- Create empty file Test3.txt on B.
- Now on A the out of sync link shows both Test1.txt and Test3.txt.
- Click the override button on A. Test3.txt disappears from out of sync link and B’s folder. This is normal.
#9 is the issue. #12 is the behavior I expect should have happened in #9.
The only difference of Test1.txt and Test3.txt is Test1 is in A(masters)'s ignore list, Test3 is not.
This can be reproduced in 0.10.2x/30 and 0.11.0.
Thanks, this makes things much more clear.
I am not sure what the correct solution is though, I think in step 9, B should not look out of sync to A, and should not suggest to override changes, given it’s a file which is ignored on A.
I’ve opened an issue:
In hopes that @calmh can make a decision on what’s right and what’s wrong.
To myself handling #9 as #12 is more practical as it helps to really make slave keep its content in sync with master.
Hi @calmh, actually deleting the content of folders that you told syncthing to not keep syncronised is the standard behaviour for other tools. For example in Dropbox it works like this. You can see the whole directory structure and then decide which directories you are going to keep on your computer. The once you are not keeping on your computer will be deleted, but fear not, you can redownload them in any moment. Any other behaviour sounds counterintuitive. Before deleting content it does alert you. But only once per change in what you are going to download.
Which is also why both my and @kraml assumed this was the standard way of acting.
On Syncthing, it could delete something only if a copy of that file is on the other side (which is what I expected it to do). This would make it much more secure. The files listed in ignore would then be something akin of “I don’t want a copy of those in this computer”.
I understand this might be different from how it is working now, but this is the standard way selective sync works. So if you don’t implement it I expect people will ask for it on, and on, and on … ;-).
The problem is that if I need to delete locally the files I decided to ignore, I have to check for every file if it is in the ignore list. And every time I make an error I delete a file that will be then deleted in the other computer. Now this is really dangerous.
Sorry for jumping to discussion, but I feel your comparison is not relevant.
Ignore list does not tell ST not to keep synchronised, but not to see them at all.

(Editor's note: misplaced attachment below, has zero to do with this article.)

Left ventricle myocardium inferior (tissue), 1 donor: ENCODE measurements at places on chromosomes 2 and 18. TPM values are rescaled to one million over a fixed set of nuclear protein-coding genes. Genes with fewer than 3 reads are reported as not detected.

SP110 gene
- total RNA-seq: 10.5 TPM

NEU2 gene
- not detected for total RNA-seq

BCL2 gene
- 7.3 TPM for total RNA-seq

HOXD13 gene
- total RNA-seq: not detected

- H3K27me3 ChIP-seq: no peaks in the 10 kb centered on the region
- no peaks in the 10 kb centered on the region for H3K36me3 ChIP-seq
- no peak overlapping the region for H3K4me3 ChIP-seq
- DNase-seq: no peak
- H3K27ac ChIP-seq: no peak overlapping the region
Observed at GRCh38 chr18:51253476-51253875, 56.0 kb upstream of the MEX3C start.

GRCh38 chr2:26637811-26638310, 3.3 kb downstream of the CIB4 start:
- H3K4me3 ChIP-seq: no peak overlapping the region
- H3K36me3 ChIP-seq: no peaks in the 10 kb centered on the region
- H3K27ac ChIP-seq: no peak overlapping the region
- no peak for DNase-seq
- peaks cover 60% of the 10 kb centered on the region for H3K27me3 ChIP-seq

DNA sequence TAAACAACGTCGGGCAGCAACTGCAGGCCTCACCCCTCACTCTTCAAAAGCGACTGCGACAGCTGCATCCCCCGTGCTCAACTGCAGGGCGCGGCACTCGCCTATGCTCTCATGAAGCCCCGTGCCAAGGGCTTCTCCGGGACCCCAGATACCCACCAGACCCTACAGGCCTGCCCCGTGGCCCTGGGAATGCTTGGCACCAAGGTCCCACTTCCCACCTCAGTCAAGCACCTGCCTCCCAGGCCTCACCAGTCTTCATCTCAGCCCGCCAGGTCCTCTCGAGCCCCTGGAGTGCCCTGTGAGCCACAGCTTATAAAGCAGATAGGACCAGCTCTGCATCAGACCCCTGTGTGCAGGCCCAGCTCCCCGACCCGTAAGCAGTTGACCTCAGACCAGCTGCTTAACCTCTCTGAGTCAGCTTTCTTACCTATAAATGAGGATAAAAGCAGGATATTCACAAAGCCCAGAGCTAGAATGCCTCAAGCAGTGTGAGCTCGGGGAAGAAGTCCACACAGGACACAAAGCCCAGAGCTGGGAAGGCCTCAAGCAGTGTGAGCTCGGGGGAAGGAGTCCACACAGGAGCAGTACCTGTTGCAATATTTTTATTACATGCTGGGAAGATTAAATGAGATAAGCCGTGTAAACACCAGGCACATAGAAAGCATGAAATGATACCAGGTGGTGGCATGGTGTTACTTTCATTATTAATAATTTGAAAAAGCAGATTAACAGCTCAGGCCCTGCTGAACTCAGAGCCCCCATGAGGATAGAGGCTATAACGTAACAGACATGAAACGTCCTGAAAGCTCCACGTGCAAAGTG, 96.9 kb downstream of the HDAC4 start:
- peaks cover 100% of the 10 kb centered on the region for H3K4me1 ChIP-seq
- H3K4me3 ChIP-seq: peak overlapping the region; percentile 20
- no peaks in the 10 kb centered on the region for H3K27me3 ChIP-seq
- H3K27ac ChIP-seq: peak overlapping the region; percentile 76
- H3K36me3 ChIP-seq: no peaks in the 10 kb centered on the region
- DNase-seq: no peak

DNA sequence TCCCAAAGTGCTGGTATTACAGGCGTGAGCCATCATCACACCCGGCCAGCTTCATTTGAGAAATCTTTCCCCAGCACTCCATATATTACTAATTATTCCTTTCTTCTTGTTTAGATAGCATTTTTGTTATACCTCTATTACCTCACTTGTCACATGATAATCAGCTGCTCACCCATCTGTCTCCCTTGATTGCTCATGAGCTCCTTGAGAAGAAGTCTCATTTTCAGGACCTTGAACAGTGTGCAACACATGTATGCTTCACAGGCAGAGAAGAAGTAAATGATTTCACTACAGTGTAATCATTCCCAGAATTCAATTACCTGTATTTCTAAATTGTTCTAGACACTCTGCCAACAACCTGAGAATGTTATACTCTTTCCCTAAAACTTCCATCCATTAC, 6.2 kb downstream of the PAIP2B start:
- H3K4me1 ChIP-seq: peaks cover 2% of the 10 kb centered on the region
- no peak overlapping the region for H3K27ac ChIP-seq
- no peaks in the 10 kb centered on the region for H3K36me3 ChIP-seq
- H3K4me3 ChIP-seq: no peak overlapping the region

I feel like Dropbox cannot be compared with ST in this because
- Dropbox has a central repository which you cannot control and which have all files and all history of those files.
- Dropbox has pretty low size limit (in free version at least) so you sometimes have to choose which subfolders of some big shared folder you want in your pc.
Yes, but with ST other side might not have those files (ignored there too or you are master). I know that you proposed this to solve it:
but I feel it is lot of code in the wrong direction. Main problem I see in this:
Ignore list is not selective sync, probably was never intended to be (I’m guessing from what I read in Selective Sync? and https://github.com/syncthing/syncthing/issues/193). There are too many possible problems with it and too much work involved. I think result of discussion was that it would have to be completely rewritten (not based or derived from current implementation of ignore list) and that it is far future. And ST is still 0.X version.
Yes, I am also realising it. Unfortunately when someone asks if SyncThing has selective sync the answer is to use the ignore list. So the risk is that although it is not selective sync it prevents a real selective sync from ever been written.
There is no risk of that. On the contrary, there is work ongoing on a more Dropbox-style selective sync. Once that gets in place, if I got to choose I’d rip out and throw away most of the ignore system. It’s too complex and unintuitive for my tastes. Most ignore systems only work in one direction (i.e. rsync, git, …) and then it’s easy to understand what happens. Syncthing is not that…
thanks @calmh. That’s very reassuring. Anything we might do to help you and the team on that front, let us know.
I just want to mention a feature of ownCloud client ignore list, in case it adds to the discussion. Items in the ownCloud client’s ignore list can be marked such that the client is allowed to delete them if they are preventing removal of a directory. This approach would resolve #826.